Alien: Covenant Nearly Passes the Jay Test

I re-watched Alien: Covenant the other day, and I was floored to realize that it nearly passed the Jay Test, wherein 90% of all the human deaths that occur are female. I say “nearly” as a relative descriptor, since it was so close to being 50% of all deaths, which is far and away a better rating than any other movie you might see.

I know the specific metric is nearly 50% because the crew of the Covenant is made of up all couples that are on a colonization mission. There are a few thousand colonists in stasis aboard the ship, as well as over a thousand human embryos. All their fates are unknown until the next sequel, so their deaths won’t even count towards the ratio. However, 40 of the colonists are killed in an accident, their sexes unknown, so again the male/female ratio of those deaths can’t be considered.

The ship’s crew, however, all die in the course of the movie except for two: a man and woman, though it’s heavily implied that they are going to buy the farm at the end.

So, if the crew is all couples, and they all die, except for a man and woman, why is not an even 50/50 ratio of deaths? Well, one couple was gay*: Sergeant Hallis and Sergeant Lope. In the scene where David appears after the neomorph attack in the wheat field, you’ll catch one half of this (formerly) happy couple speaking an informal elegy over the corpse of his better half. If you watch one of the deleted scenes it’s very obvious that Hallis and Lope batting on the same team. So there is one more male death to cast.

Leave it to the gay couple to screw up Equality™.

* A note on this: of all the plotholes, goofs, and in-universe non-realistic plot points critics make up point out in the Alien franchise (the Ridley Scott installments, anyway), I don’t think I’ve read anyone else mention this. There’s no way a director would put a non-breeding couple on a colonization mission. It seems far too risky to not have as many people as possible able to populate a planet. But what do I know? There’s probably a good counter to that.

Don’t Send a Rabbit

“Don’t send a rabbit to kill a fox.”
-Chief Daisuke Aramaki, Ghost in the Shell (2017)

Nevermind What I Said About Buying a Domain

In this post. Well, mostly nevermind. Mostly. As the way things are going now, you really can get a domain taken away from you, if you are known to have Very Bad Ideas™ and incite violence. Most of you that read this won’t need to worry about that since my readership aren’t of that stock (that I know of), but folks who have the ear of powerful people can be very touchy these days, and it’s getting to be that expressing the Very Bad Ideas™ will be synonymous with inciting violence. You’re far less likely to be deplatformed if you incite violence but think Very Approved Ideas™. Humans are excellent at rationalizing a special plead deal with the unwavering gods of logic when it comes to the behavior of their in-group.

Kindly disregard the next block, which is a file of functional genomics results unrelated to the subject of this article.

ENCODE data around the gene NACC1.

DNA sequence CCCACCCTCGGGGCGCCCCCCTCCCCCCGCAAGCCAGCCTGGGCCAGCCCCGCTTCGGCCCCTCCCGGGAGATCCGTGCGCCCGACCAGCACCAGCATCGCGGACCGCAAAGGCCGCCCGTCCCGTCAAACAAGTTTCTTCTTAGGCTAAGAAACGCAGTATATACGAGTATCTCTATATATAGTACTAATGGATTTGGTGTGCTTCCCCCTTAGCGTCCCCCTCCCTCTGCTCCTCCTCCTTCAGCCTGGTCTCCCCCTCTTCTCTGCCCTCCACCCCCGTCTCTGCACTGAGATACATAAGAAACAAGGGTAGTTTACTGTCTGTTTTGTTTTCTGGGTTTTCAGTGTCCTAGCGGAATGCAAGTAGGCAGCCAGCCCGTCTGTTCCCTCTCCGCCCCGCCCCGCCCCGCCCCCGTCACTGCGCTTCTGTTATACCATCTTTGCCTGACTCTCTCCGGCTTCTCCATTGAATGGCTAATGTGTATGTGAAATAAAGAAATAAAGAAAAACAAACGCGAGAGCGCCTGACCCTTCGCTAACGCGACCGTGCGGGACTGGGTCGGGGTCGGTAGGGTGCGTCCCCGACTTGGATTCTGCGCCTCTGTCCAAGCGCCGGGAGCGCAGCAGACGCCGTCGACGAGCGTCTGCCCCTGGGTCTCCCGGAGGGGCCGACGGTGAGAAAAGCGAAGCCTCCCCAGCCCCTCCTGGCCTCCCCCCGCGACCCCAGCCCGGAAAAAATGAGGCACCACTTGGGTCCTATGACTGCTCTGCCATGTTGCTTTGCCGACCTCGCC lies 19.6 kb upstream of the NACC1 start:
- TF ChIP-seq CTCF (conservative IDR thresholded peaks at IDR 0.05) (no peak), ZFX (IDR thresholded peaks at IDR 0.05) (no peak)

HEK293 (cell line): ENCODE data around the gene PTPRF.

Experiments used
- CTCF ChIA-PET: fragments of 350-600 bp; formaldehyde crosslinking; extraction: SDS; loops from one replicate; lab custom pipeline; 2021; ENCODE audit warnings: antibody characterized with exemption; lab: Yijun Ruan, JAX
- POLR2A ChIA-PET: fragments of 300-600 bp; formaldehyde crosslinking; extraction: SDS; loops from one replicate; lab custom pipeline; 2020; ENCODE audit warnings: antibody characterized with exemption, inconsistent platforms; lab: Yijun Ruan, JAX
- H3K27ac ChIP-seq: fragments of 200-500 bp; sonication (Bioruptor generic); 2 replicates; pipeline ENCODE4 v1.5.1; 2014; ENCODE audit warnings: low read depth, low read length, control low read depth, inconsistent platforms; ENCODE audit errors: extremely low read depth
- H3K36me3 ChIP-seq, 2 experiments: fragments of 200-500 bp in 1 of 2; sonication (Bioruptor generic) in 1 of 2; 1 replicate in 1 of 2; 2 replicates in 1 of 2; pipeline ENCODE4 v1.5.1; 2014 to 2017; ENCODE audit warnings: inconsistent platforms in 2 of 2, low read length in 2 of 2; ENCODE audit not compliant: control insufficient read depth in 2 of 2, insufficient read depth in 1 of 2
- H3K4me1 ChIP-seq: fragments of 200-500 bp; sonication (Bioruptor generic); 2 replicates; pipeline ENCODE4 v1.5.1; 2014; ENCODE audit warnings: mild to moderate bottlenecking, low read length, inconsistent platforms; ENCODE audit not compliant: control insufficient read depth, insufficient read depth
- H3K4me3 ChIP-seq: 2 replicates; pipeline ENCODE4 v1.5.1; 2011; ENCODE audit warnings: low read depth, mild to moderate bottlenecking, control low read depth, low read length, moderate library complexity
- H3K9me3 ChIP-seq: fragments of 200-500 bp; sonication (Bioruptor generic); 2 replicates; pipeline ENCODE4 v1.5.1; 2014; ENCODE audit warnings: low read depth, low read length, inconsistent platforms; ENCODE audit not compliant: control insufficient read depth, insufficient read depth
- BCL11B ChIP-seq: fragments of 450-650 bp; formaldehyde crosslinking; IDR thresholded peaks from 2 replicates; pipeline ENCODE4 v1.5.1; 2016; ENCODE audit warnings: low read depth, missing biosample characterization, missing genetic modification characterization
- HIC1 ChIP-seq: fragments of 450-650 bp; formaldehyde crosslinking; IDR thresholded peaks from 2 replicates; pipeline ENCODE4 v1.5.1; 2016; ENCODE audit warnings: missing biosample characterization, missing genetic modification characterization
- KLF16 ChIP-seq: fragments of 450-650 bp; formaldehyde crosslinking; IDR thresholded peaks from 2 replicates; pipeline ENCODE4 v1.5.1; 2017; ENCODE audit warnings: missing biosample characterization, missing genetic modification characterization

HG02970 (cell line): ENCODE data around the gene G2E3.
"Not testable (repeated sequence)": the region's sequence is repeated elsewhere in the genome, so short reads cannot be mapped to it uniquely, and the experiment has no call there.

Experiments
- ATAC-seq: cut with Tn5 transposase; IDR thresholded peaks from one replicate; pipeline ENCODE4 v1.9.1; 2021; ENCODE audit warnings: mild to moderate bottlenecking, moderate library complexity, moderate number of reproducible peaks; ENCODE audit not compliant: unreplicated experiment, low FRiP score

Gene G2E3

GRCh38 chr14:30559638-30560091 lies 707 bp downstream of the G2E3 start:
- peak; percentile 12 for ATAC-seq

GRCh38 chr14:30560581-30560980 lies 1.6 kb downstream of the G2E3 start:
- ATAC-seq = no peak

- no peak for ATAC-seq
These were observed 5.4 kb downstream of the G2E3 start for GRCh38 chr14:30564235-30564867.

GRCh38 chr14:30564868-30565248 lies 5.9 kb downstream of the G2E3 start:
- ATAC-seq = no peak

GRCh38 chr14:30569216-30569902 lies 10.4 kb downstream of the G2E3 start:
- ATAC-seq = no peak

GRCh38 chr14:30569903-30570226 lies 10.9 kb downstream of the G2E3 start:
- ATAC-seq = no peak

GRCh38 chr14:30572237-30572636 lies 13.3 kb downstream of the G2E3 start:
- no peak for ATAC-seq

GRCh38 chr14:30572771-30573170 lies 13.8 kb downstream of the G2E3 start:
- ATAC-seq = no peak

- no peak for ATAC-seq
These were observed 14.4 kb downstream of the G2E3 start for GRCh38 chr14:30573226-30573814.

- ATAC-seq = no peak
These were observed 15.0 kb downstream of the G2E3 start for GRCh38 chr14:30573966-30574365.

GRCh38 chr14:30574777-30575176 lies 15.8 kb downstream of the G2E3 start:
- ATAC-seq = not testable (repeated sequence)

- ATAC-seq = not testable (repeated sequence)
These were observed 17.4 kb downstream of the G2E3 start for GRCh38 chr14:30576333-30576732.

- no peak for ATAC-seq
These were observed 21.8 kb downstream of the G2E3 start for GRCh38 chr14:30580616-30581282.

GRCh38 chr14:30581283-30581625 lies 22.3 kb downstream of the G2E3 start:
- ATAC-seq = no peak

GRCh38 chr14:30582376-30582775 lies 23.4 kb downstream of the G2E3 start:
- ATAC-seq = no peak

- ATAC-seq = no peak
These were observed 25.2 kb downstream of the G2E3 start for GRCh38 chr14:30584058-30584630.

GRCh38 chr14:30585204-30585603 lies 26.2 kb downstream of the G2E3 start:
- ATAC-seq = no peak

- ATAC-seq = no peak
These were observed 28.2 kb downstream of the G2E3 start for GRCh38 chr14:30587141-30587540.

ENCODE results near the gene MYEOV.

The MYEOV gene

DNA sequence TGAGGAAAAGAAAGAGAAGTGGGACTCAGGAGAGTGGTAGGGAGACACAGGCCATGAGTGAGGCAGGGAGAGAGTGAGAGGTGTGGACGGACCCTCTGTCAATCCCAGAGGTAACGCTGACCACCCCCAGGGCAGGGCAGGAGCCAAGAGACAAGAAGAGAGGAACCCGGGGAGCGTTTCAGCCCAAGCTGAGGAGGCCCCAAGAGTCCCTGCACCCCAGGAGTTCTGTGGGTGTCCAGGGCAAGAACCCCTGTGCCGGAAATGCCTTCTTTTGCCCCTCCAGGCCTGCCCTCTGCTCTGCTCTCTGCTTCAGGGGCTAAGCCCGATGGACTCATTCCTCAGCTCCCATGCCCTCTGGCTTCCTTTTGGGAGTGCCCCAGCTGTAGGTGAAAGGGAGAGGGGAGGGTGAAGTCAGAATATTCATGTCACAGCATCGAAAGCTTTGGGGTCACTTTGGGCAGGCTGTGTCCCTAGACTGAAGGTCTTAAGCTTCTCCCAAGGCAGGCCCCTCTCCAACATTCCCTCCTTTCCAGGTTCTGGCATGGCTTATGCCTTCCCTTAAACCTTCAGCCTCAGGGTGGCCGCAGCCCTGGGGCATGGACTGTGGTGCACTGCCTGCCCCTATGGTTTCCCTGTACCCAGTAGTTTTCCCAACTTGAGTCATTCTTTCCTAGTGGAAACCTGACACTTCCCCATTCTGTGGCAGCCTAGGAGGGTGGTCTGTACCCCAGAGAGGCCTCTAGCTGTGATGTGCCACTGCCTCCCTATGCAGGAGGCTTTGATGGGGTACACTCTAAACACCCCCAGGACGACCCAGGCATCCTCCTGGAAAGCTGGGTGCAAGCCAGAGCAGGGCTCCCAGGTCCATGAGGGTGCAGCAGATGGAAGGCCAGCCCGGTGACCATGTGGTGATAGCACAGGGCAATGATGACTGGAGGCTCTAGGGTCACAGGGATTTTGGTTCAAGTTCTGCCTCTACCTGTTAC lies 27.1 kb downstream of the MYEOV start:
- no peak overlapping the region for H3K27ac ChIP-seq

Some quick ideas. At the very least, if you’re neck-deep in Google’s services, schedule backups every now and then with Google Takeout, and store the archives locally, or on Dropbox or your hosting (not on Google Drive, obviously). Register a non-Google email address, like at Protonmail, and maybe one that doesn’t identify you personally. Use Firefox or a Gecko-based browser, or Tor, for browsing. Use Startpage or DuckDuckGo for searches. Buy another domain and, like your email address, keep it non-identifiable back to you.

When Androids Grow Hair But Not Beards

“Do make yourselves at home as best you can in this dire necropolis.”
-David, Alien: Covenant

An Album’s Closing Song I Actually Like

This song is a blast from my past, reminding me of my days in Philadelphia.

The post title is somewhat inaccurate. Traditionally, an album closer is one of the artist’s stronger songs from the recording session, since they don’t want to leave a bad parting impression. With indie bands, the requirement is more optional. You’ll see a lot of bands in that scene do a longer and/or quiet(er) song to finish out albums, and to me they’ve always come off as an acoustic b-side than an actual album track. “Happiness By the Killowatt” only skirts this idea: it’s not as hectic or truncated as the rest of the tracks on Watchout!, and at times when it seems like they’re going to go full-on again, they kinda hold back. The singing vocals are more the focus here, as you can hear from the piled harmonies on the chorus.

Some interesting bits of trivia: Watchout! was released a week prior to genre-brothers Underoath’s They’re Only Chasing Safety, although Underoath flaunted a more major-key pop sound—Alexisonfire had Rise Against’s punk rock urgency. Both albums really pushed their respective bands into the limelight, and both albums have the same kind of closing track. Both albums, too, still hold up very well over a decade since.

And more: Alexisonfire’s guitarist Dallas Green does a piano-only version of this song. Goodness…ponderous and haunting.